Endgame in Syria

 

The Assad regime is on its last legs. More than 40,000 Syrians have been murdered, and the Obama administration suspects that in a last ditch effort to hang on to power, Assad may use chemical weapons. Multiple reports indicate that the nerve gas sarin has been loaded into shells for dispersal. Sarin is completely indiscriminate, like all chemical weapons. Where it lands, it kills. Frankly, the reports amaze me. There is no upside to the decision to use chemical weapons for Assad. While it is true that he might stifle some part of the rebellion against him, it is also true that a decision to use these contraband weapons would bring in outside powers and seal Assad’s fate. Still, there’s no seeing into the mind of a desperate tyrant.

No matter what, however, the challenge from Syria will be far from done. Because the United States has sat on its hands, observing massacre after massacre; because Obama has again subcontracted foreign policy to the likes of Qatar; because principle has been absent from the president’s national security calculus; for all these reasons, the aftermath in Syria will make Libya look like a picnic. The State Department has finally admitted that weapons provided by Gulf countries to rebels in Libya have fallen into the hands of extremists; we should not doubt that is the case in Syria. Worse yet, in Syria there are ample chemical weapons, sophisticated missiles, and the beginnings of a nuclear weapons program. All of this will be at the disposal of a lethal mix of the original rebels, the Muslim Brotherhood, Hezbollah and elements of al Qaeda. Who will get what? Good question.

Any new government formed in the aftermath of the horrors of the war in Syria will have its work cut out for it. Only one thing is certain: American influence will be minimal. The Obama administration has hinted it will recognize the Syrian National Coalition next week, following on France and the UK’s earlier decision to do so. But accepting a foregone conclusion isn’t leadership, or even leadership from behind. How will the post-Assad Syria get sorted? What will happen to Syria’s minorities? What will happen to all the terrorist groups now fighting? What impact will they have on Turkey, Jordan and Lebanon? And where will all those weapons go? Good questions. The only thing we here in Washington know is that President Obama doesn’t really think it’s our problem.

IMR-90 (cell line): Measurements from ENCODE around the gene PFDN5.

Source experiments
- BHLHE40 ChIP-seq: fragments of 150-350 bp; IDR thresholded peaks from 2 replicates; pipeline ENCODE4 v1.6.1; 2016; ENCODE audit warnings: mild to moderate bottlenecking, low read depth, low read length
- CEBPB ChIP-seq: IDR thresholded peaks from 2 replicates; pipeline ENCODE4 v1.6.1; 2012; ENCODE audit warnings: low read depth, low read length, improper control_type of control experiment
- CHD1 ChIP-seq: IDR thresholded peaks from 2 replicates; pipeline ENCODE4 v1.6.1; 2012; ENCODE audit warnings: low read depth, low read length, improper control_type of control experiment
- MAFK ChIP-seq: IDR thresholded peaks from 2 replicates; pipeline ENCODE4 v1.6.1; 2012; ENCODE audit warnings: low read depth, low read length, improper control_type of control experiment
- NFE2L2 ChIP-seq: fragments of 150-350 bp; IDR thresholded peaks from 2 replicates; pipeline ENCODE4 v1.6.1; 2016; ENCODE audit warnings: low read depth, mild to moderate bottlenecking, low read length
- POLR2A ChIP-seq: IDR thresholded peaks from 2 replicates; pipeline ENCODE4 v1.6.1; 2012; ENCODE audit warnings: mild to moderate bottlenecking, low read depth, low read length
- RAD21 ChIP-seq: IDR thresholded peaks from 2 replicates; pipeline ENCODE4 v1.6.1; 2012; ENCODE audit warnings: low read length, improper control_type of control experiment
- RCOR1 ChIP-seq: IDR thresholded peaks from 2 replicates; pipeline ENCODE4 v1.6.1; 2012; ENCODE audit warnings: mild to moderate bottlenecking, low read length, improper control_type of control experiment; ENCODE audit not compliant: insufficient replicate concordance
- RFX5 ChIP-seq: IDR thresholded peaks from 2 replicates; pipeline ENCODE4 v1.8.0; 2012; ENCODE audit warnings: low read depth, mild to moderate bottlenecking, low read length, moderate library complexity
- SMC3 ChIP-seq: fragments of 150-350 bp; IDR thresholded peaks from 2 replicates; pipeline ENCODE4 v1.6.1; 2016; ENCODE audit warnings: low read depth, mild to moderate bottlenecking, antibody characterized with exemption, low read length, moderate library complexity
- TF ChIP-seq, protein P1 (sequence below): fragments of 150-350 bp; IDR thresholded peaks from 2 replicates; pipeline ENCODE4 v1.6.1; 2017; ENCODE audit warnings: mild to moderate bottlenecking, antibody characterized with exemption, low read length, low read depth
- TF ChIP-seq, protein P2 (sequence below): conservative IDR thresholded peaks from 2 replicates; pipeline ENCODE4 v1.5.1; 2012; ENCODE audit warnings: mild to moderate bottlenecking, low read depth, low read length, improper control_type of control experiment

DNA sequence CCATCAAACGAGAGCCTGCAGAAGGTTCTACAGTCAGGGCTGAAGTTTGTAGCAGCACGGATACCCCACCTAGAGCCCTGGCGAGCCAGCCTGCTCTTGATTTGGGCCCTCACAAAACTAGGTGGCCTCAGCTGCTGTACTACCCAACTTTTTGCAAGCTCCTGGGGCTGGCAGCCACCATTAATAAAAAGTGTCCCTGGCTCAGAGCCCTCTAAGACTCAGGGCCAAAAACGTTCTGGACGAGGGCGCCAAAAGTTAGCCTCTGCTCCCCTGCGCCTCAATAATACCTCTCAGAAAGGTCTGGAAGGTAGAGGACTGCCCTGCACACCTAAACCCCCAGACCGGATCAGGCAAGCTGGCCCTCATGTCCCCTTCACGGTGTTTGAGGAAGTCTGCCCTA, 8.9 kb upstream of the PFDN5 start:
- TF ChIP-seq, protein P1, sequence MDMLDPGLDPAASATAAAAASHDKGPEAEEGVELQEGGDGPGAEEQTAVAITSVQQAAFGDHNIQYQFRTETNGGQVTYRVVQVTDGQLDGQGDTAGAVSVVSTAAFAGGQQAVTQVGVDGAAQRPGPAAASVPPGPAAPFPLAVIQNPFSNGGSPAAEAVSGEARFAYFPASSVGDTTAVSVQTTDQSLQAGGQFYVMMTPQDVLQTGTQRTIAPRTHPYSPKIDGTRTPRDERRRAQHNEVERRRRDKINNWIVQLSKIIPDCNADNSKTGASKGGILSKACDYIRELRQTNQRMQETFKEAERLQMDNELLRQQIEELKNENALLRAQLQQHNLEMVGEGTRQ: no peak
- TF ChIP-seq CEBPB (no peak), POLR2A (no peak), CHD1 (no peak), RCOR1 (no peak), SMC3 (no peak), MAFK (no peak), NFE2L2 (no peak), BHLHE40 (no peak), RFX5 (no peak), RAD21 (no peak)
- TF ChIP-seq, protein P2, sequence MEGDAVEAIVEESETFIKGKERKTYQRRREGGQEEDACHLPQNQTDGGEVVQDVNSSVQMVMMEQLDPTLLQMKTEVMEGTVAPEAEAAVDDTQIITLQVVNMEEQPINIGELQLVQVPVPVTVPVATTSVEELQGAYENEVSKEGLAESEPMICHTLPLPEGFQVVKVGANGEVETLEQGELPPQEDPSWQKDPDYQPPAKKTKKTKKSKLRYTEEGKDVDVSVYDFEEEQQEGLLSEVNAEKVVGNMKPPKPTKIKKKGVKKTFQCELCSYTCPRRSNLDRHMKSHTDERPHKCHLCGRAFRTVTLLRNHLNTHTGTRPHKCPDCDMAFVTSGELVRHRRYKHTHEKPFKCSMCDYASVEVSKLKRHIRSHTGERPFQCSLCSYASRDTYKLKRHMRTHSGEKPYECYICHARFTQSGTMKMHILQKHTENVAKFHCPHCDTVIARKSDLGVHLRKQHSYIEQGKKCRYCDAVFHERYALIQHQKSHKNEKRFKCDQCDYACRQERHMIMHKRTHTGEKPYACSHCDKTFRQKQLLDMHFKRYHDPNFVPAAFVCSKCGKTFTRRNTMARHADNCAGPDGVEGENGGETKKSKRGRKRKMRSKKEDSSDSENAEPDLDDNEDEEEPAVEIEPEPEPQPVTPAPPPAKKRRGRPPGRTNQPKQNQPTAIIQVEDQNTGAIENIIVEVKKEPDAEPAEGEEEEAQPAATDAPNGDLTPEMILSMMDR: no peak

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About the Author

 

Danielle
Pletka

  • As a long-time Senate Committee on Foreign Relation senior professional staff member for the Near East and South Asia, Danielle Pletka was the point person on Middle East, Pakistan, India and Afghanistan issues. As the vice president for foreign and defense policy studies at AEI, Pletka writes on national security matters with a focus on Iran and weapons proliferation, the Middle East, Syria, Israel and the Arab Spring. She also studies and writes about South Asia: Pakistan, India and Afghanistan.


    Pletka is the co-editor of “Dissent and Reform in the Arab World: Empowering Democrats” (AEI Press, 2008) and the co-author of “Containing and Deterring a Nuclear Iran” (AEI Press, 2011) and “Iranian influence in the Levant, Egypt, Iraq, and Afghanistan” (AEI Press, 2012). Her most recent study, “America vs. Iran: The competition for the future of the Middle East,” was published in January 2014.


     


    Follow Danielle Pletka on Twitter.


  • Phone: 202-862-5943
    Email: dpletka@aei.org
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